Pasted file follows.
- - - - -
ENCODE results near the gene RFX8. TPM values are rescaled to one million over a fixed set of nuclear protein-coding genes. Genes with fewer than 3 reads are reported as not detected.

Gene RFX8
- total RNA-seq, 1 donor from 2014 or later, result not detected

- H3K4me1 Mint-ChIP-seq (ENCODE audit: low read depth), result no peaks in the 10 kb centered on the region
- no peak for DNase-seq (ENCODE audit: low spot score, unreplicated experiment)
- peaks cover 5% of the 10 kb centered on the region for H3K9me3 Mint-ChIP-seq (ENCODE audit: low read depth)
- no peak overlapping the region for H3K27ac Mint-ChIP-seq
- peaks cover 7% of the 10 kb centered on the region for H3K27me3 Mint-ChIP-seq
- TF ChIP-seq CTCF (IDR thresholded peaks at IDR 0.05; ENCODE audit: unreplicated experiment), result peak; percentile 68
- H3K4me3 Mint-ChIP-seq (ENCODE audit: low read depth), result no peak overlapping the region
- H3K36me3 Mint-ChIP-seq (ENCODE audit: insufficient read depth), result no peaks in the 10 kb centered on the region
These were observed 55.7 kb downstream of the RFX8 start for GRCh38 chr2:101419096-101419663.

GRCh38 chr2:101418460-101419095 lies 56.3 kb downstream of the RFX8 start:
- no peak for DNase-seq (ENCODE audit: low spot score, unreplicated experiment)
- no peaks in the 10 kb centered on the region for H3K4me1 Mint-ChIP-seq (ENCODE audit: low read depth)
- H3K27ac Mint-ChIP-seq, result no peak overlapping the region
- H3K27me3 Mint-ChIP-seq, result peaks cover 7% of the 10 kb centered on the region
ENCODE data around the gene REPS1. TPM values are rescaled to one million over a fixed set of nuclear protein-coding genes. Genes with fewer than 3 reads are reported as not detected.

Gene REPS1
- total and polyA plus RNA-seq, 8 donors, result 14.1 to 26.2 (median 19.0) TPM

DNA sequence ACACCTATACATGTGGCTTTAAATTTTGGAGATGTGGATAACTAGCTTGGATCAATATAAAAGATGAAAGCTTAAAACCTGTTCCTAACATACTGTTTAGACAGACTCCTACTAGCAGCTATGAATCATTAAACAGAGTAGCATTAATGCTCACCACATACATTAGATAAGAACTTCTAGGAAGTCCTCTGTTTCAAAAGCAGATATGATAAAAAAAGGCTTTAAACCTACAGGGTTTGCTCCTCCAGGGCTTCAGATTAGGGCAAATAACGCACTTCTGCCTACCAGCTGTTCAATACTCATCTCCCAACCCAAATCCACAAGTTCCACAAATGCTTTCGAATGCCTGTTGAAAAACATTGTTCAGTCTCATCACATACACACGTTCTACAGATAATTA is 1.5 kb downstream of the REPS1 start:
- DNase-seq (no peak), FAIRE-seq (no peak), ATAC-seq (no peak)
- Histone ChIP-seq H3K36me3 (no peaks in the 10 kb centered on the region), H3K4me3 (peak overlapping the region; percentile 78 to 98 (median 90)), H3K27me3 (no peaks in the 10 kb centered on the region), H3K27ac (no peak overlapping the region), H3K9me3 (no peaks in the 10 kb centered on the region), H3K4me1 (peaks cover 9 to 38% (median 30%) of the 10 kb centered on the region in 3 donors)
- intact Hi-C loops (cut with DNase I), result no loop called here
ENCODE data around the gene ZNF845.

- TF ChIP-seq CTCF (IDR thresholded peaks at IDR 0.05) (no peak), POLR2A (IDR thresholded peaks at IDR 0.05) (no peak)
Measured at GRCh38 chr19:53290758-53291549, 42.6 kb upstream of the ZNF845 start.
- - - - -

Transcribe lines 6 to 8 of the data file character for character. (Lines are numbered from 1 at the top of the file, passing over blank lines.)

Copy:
- peaks cover 5% of the 10 kb centered on the region for H3K9me3 Mint-ChIP-seq (ENCODE audit: low read depth)
- no peak overlapping the region for H3K27ac Mint-ChIP-seq
- peaks cover 7% of the 10 kb centered on the region for H3K27me3 Mint-ChIP-seq